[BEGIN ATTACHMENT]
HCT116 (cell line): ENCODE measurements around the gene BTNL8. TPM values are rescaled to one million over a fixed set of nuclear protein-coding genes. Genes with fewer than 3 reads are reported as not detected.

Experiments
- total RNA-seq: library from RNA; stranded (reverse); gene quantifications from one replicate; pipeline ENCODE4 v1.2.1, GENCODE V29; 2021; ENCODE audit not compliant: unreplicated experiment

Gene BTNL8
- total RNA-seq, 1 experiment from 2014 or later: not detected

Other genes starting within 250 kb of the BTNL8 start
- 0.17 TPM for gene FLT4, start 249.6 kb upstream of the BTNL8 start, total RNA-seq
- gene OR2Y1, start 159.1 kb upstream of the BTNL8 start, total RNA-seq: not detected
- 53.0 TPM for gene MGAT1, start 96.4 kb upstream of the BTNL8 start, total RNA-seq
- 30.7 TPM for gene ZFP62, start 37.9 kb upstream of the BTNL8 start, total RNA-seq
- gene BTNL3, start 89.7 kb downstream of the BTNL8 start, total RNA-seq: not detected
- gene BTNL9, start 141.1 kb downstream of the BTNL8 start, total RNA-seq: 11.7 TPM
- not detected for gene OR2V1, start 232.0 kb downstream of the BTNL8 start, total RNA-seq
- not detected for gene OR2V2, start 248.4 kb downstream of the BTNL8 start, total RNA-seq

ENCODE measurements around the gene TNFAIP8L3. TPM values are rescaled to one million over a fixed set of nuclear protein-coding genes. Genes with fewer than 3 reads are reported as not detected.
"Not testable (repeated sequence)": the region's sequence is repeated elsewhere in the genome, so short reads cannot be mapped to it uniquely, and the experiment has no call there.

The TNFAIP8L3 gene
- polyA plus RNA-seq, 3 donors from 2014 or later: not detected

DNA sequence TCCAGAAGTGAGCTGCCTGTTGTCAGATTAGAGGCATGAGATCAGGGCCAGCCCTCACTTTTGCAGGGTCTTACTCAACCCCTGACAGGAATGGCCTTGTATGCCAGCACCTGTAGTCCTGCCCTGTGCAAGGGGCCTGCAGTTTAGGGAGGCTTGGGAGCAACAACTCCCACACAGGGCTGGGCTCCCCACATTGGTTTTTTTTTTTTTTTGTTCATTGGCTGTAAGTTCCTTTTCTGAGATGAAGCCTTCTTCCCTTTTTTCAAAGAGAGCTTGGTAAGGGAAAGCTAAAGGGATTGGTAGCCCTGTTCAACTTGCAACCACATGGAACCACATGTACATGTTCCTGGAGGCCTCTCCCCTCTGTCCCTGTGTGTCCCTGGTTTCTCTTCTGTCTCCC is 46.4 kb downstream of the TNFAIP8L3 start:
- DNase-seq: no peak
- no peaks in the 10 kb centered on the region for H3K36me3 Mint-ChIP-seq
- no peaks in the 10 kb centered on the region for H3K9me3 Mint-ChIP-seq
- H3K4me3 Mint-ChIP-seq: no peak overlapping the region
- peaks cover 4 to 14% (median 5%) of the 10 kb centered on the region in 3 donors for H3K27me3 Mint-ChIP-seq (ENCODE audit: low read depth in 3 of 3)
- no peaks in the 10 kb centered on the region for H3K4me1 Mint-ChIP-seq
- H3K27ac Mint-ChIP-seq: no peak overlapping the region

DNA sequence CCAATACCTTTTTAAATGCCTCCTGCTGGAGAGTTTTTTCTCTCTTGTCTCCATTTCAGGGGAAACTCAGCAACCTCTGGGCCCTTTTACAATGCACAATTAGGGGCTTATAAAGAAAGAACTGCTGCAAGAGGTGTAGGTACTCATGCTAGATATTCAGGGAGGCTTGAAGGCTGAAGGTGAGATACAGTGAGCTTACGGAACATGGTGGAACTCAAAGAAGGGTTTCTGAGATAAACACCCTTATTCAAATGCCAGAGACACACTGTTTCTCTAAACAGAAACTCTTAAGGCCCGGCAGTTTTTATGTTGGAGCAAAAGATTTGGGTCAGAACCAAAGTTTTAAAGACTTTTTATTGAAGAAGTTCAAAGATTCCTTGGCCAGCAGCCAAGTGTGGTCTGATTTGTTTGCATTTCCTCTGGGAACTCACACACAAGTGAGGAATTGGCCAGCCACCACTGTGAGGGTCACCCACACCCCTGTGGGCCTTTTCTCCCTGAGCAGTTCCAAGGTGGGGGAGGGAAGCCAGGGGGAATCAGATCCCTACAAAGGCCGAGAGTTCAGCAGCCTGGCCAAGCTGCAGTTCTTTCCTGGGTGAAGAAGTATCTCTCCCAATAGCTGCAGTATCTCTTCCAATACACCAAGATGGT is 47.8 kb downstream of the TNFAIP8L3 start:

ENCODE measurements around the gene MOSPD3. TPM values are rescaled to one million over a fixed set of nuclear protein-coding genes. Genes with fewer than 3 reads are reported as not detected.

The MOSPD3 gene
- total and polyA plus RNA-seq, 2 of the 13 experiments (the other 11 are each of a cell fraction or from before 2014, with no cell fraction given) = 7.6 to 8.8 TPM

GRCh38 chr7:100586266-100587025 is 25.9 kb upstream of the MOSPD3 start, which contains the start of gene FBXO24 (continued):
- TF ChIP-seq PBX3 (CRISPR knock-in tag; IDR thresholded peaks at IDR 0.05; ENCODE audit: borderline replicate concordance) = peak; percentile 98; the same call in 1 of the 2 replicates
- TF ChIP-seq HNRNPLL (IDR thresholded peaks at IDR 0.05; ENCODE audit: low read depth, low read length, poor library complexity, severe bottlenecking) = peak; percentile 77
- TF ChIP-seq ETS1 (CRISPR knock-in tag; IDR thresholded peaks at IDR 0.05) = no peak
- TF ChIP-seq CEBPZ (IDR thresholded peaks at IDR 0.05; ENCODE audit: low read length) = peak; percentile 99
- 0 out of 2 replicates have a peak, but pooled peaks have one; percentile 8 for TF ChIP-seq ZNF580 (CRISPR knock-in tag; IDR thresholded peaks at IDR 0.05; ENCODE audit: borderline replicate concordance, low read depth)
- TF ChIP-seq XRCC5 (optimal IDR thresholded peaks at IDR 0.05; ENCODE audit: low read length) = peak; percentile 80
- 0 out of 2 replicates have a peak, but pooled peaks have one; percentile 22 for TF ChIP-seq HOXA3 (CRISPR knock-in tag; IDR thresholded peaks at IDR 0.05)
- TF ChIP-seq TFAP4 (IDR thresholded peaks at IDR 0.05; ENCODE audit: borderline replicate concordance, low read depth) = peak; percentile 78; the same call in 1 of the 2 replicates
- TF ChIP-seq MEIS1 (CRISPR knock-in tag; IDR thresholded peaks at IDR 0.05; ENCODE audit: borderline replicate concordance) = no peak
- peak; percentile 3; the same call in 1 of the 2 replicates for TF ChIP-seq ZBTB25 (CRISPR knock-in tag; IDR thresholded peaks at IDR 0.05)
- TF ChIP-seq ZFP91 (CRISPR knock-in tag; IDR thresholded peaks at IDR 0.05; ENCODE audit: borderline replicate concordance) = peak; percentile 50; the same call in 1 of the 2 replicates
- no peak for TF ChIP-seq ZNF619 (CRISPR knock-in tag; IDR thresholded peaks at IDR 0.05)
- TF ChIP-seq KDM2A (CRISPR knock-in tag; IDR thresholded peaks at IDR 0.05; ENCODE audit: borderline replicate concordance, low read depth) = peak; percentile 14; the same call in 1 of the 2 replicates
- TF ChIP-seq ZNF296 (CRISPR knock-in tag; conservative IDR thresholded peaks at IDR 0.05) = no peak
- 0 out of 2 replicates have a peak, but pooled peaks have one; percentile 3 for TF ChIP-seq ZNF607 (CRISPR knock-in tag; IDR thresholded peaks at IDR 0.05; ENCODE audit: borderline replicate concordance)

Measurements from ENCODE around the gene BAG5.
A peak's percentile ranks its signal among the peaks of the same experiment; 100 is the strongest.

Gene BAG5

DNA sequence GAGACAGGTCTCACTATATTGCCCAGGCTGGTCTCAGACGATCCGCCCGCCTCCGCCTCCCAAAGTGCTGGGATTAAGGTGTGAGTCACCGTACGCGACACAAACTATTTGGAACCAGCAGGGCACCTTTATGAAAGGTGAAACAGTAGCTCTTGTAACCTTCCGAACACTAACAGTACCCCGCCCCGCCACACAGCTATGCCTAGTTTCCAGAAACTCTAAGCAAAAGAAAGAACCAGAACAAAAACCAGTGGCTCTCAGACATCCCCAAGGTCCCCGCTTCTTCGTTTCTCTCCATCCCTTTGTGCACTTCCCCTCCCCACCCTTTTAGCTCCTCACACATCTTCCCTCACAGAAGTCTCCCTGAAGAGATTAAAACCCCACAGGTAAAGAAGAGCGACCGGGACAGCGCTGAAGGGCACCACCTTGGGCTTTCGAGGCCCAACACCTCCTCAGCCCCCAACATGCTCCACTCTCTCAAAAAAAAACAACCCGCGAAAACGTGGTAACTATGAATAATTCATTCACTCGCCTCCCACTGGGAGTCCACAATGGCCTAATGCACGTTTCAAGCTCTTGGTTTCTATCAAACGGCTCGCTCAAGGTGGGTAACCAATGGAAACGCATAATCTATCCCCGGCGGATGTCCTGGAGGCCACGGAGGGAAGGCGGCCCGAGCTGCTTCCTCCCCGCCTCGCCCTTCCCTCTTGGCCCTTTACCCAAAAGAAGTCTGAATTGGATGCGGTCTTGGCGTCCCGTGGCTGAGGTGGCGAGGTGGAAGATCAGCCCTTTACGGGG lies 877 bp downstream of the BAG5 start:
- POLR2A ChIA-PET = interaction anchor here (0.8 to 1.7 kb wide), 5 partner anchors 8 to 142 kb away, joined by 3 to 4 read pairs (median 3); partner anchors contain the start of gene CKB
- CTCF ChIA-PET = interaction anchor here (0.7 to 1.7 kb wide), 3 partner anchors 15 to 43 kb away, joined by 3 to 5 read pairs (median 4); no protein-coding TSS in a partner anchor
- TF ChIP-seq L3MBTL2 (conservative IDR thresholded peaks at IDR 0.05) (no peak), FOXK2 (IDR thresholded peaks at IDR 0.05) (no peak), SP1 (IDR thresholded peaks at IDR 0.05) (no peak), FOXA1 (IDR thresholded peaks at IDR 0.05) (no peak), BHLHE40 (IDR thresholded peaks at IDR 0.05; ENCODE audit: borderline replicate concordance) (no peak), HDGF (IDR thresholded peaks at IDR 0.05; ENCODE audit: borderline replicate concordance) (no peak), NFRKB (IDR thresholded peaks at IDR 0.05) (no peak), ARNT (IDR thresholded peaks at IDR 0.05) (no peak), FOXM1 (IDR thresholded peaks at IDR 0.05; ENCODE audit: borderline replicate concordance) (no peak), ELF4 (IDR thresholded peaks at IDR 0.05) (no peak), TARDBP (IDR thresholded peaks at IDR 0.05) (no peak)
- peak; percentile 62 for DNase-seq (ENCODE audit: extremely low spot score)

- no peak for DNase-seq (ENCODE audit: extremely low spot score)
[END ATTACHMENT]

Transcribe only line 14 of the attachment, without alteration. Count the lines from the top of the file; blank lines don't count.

- not detected for gene OR2V2, start 248.4 kb downstream of the BTNL8 start, total RNA-seq